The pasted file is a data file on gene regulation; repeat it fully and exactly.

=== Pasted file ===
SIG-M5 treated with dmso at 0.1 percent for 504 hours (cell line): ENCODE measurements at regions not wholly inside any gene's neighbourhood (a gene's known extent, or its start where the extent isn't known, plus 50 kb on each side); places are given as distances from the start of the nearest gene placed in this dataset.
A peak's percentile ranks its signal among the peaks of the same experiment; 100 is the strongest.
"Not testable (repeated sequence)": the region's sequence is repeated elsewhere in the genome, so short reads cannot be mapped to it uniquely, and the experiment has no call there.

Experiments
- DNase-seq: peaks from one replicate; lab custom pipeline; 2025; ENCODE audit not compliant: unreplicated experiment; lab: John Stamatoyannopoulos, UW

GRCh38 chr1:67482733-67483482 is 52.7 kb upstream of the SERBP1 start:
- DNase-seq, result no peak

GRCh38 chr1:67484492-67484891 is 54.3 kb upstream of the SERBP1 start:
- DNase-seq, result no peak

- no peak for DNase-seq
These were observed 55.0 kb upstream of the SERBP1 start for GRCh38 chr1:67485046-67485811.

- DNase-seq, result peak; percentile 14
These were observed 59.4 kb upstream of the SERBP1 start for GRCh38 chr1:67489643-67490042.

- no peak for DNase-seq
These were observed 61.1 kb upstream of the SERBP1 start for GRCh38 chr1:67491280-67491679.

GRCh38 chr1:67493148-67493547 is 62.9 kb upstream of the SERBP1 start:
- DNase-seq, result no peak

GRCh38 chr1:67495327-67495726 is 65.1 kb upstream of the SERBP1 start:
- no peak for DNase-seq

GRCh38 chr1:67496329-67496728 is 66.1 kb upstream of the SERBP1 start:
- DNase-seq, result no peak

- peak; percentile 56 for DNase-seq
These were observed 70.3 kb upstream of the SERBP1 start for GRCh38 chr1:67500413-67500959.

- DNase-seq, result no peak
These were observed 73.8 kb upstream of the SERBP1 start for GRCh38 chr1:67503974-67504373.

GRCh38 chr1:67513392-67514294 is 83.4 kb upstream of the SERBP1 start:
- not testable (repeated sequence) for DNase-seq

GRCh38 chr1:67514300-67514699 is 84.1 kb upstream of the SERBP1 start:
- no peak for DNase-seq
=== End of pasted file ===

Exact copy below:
SIG-M5 treated with dmso at 0.1 percent for 504 hours (cell line): ENCODE measurements at regions not wholly inside any gene's neighbourhood (a gene's known extent, or its start where the extent isn't known, plus 50 kb on each side); places are given as distances from the start of the nearest gene placed in this dataset.
A peak's percentile ranks its signal among the peaks of the same experiment; 100 is the strongest.
"Not testable (repeated sequence)": the region's sequence is repeated elsewhere in the genome, so short reads cannot be mapped to it uniquely, and the experiment has no call there.

Experiments
- DNase-seq: peaks from one replicate; lab custom pipeline; 2025; ENCODE audit not compliant: unreplicated experiment; lab: John Stamatoyannopoulos, UW

GRCh38 chr1:67482733-67483482 is 52.7 kb upstream of the SERBP1 start:
- DNase-seq, result no peak

GRCh38 chr1:67484492-67484891 is 54.3 kb upstream of the SERBP1 start:
- DNase-seq, result no peak

- no peak for DNase-seq
These were observed 55.0 kb upstream of the SERBP1 start for GRCh38 chr1:67485046-67485811.

- DNase-seq, result peak; percentile 14
These were observed 59.4 kb upstream of the SERBP1 start for GRCh38 chr1:67489643-67490042.

- no peak for DNase-seq
These were observed 61.1 kb upstream of the SERBP1 start for GRCh38 chr1:67491280-67491679.

GRCh38 chr1:67493148-67493547 is 62.9 kb upstream of the SERBP1 start:
- DNase-seq, result no peak

GRCh38 chr1:67495327-67495726 is 65.1 kb upstream of the SERBP1 start:
- no peak for DNase-seq

GRCh38 chr1:67496329-67496728 is 66.1 kb upstream of the SERBP1 start:
- DNase-seq, result no peak

- peak; percentile 56 for DNase-seq
These were observed 70.3 kb upstream of the SERBP1 start for GRCh38 chr1:67500413-67500959.

- DNase-seq, result no peak
These were observed 73.8 kb upstream of the SERBP1 start for GRCh38 chr1:67503974-67504373.

GRCh38 chr1:67513392-67514294 is 83.4 kb upstream of the SERBP1 start:
- not testable (repeated sequence) for DNase-seq

GRCh38 chr1:67514300-67514699 is 84.1 kb upstream of the SERBP1 start:
- no peak for DNase-seq